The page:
There’s only one way to be a pilot: Piloting the Mark Twain and the Liberty Belle

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There’s only one way to be a pilot, and that is to get this entire river by heart.  You have to know it just like A B C. – Mark Twain, Life on the Mississippi

Secure all cargo, all passenger aboard.

Bowman, cast off lines.

Engine room, ahead on quarter.

Engine room, ahead three quarters.

Ledge man, sound off.

~ the Captain, the Mark Twain, Disneyland

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The pilothouse of the Mark Twain with the control panel behind the wheel

By the mark. Mark one.

There are many ways to travel the Rivers of America, but the way to travel in style is aboard the large paddle wheeler found on the river.  The Mark Twain and her sister, the Liberty Belle, are working reproductions of the workhorses of the old time Mississippi River.


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The storytelling on these riverboats immerses you in the lore and legends of that mighty river.  Your captain acting as guide, you roll along the Rivers of America, passing Native Americans, forts, islands, wildlife, and other river craft. It’s a relaxing few minutes in what can otherwise be a hectic day at Disney.  But these paddle wheelers offer a few lucky people another adventure – you can follow in the tracks of Samuel Clemens and pilot the riverboat as well.

Mark twain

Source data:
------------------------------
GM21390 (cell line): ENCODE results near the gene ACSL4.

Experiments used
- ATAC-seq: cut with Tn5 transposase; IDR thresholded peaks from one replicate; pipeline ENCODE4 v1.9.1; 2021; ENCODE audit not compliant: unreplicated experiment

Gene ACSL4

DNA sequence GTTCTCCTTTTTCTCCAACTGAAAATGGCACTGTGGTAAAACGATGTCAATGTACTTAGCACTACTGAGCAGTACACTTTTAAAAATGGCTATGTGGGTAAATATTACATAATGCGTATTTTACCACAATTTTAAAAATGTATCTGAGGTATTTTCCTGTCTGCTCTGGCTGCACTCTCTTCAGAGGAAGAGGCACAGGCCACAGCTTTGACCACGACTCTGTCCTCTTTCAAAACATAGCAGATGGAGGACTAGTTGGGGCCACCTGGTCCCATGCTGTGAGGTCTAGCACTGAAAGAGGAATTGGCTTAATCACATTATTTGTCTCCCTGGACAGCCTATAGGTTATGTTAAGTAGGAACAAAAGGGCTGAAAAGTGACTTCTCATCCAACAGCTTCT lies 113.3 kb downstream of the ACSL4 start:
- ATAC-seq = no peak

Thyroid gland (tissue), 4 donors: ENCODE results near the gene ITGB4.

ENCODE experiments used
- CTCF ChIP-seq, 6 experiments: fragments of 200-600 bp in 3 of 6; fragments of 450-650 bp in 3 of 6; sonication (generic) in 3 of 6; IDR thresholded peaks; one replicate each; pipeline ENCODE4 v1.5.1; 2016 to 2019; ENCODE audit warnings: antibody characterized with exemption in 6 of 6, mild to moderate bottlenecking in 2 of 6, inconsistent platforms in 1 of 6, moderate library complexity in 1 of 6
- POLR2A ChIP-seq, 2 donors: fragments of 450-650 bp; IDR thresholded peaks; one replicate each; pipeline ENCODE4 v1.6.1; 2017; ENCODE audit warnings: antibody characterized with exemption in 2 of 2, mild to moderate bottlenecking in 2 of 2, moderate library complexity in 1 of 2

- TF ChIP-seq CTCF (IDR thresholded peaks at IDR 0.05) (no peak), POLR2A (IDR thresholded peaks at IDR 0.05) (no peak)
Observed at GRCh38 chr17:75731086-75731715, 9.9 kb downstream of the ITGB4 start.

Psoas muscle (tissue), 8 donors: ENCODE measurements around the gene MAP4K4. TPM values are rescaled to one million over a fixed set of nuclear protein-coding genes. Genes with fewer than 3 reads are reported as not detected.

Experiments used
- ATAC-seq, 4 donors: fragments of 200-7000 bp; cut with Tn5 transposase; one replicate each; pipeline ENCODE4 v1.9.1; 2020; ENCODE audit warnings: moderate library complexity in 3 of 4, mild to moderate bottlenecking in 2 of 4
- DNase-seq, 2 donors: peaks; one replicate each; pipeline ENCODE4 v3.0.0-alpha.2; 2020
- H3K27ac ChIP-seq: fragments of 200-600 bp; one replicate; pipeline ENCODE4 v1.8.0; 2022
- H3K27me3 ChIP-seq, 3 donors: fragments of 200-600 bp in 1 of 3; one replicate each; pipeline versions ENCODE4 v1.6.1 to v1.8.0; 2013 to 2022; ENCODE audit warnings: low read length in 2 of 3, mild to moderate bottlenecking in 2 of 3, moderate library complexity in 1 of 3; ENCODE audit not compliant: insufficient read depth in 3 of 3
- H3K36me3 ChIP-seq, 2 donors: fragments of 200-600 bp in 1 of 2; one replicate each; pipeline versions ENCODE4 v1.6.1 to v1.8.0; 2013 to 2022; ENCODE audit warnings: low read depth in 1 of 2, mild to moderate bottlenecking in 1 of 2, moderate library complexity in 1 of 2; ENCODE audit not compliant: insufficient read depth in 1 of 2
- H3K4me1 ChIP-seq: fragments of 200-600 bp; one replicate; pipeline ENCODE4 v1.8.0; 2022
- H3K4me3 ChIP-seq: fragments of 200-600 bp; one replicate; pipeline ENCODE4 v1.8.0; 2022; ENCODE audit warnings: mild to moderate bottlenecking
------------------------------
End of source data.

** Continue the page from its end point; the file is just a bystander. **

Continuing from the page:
The fine print first: There are several constraints to keep in mind before you decide if trying to experience this adventure is for you:

  • Only parties of 4 or less are taken – this is due to the confines of the pilothouse and the requirements of the captain’s job while in the pilothouse.
  • Each member of your party must be able to climb the steep stairs into the pilot house – unfortunately, these ships were not built with walking difficulties in mind (see below for more details).
  • No guest pilots are accepted in rainy weather – when there is rain, the Texas Deck on the vessel is closed.  You must cross the Texas Deck to get to the pilothouse; therefore, no guests can pilot in the rain.
  • Only a limited number of people can undertake this adventure each day – it is definitely a first come, first served experience.  Your mileage may vary, but being polite and non-demanding may increase your chances of success.
  • Disney reserves the right to refuse this option at any time – do not feel badly if you are refused, there are many reason why they cannot take you at any time.  You can always try again later in the day or the next day.

Half twain

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 The Mark Twain, Disneyland

The Mark Twain

You will travel a half mile in 14 minutes on this journey under steam power from the stern paddle wheel.  The vessel is a 5/8th scale recreation of a 19th century sternwheeler found on the Mississippi River at the turn of the 20th century.  Because steam powered paddlewheels were no longer relied on for transit of wares and people, in 1954 when Walt Disney wanted to build the Mark Twain, he and his imagineers had to reimagine how to make this vessel. It had been over 50 years since the last paddlewheeler had been constructed in the US.  The Mark Twain is 105 feet long and 28 feet tall.  It can accommodate 300 guests on four decks (the Main Deck, the Promenade Deck, the Texas Deck, and the Pilothouse).  The riverboat was named after one of Walt Disney’s personal heroes, Samuel Clemens, who is better known by his pen name, Mark Twain.  The maiden voyage was on July 13, 1955 as part of Walt and Lillian Disney’s 30th wedding anniversary celebrations.